~ The Building ~

The major movie studios were expanding during the 1920s. Movie attendance was growing continually, with no end in sight.

Film palaces were being built by the studios to lure - and accommodate - more and more patrons than ever before. The large theatre "chains" - such as those run by competitors Adolph Zukor and William Fox - were  consolidating both existing independent exhibitors and constructing new theatres - and were the theatre equivalent of the "Big Box" stores of the 1990's and beyond.

William Fox planned to build the movie palace to end all movie palaces under the direction of Fox West Coast Theatres. At the start of 1926, Fox announced that a new theatre, initially named the Capital Theatre, would be erected in San Francisco - intended as a sister theatre to Broadway's Capitol Theatre, in New York. This turned out to be merely a working title, and the theatre was soon named The Fox.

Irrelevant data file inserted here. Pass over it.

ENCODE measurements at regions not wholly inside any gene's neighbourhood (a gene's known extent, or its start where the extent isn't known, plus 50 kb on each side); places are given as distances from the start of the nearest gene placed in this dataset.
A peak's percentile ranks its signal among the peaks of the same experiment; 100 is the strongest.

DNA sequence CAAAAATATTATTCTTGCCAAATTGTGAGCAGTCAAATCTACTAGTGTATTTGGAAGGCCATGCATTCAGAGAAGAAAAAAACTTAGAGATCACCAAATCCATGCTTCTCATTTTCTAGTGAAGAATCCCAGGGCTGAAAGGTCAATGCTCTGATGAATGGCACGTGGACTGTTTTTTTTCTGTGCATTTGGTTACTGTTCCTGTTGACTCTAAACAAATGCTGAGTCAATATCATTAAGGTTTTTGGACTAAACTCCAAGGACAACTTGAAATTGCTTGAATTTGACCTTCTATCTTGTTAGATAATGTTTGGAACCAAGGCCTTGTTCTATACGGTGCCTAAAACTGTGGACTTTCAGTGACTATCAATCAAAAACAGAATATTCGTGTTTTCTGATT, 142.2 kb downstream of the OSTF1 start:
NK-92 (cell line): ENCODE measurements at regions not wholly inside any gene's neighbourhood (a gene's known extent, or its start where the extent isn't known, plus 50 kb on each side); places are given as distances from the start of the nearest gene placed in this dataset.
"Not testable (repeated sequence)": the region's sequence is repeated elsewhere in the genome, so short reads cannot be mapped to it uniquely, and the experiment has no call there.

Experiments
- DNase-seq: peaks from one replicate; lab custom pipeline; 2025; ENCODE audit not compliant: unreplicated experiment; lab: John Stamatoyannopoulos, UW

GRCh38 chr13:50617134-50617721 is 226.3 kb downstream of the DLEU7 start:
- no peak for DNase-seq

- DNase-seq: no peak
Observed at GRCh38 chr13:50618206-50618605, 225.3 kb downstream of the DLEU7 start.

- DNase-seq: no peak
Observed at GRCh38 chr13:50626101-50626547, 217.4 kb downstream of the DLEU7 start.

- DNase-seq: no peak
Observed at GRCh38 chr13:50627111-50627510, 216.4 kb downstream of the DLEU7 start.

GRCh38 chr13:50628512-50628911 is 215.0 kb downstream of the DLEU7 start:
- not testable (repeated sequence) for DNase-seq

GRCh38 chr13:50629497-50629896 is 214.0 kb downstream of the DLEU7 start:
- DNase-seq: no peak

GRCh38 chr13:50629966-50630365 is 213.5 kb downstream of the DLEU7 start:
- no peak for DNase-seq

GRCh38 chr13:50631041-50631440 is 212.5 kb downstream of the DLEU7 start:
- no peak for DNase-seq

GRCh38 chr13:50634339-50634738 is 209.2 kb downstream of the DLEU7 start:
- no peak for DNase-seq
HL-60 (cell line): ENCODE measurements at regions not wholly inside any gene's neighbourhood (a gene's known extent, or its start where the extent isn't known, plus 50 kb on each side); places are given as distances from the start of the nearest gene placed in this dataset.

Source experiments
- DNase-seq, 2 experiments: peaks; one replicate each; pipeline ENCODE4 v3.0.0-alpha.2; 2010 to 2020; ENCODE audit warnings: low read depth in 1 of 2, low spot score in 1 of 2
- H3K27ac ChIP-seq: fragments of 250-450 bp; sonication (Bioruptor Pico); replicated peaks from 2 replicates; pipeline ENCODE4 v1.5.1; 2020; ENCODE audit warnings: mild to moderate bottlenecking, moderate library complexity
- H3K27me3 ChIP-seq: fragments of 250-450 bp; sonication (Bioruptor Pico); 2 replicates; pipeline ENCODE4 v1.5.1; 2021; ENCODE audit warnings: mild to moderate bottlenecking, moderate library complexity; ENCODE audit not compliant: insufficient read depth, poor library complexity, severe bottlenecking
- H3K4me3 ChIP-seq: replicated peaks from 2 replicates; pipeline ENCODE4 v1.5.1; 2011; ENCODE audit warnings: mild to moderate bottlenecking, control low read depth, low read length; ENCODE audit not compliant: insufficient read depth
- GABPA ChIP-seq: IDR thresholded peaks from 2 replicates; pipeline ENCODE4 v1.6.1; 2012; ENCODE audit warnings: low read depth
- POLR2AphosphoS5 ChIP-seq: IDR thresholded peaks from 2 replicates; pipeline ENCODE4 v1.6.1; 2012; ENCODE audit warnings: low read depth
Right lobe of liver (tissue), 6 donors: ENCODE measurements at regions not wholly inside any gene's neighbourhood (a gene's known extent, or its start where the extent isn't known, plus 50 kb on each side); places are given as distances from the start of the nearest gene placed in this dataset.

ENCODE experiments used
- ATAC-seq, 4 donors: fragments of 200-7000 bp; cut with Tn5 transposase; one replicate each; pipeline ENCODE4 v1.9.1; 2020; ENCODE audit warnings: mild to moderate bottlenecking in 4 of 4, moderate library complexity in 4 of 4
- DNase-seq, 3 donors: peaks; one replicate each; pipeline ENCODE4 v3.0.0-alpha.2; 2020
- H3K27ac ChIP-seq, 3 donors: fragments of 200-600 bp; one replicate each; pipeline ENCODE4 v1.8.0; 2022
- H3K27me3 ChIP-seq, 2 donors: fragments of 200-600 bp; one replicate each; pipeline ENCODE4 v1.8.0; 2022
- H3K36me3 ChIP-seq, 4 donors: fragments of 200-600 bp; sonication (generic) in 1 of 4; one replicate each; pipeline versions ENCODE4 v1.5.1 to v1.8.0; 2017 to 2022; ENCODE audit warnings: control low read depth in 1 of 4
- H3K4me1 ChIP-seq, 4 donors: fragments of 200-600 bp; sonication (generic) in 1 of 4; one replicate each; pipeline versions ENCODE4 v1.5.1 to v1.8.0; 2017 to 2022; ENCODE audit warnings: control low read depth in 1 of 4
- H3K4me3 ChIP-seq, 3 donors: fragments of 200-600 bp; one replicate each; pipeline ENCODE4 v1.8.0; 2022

Fox's original plans called for a 1000-room luxury hotel to be built on the adjacent lots, up and over the theatre structure itself. Several theories have been put forth as to why it was never built - but it was  undoubtedly economics that nixed the concept: the onset of the Great Depression (with the stock market crash of October 1929), and the discovery of an underground river flowing under the building site, forced the cost of the Fox to over $5 million 1929 dollars - or $3 million more than the initial estimate!

The William Swain Photo Collection of
Building Scenes Added October 2006!


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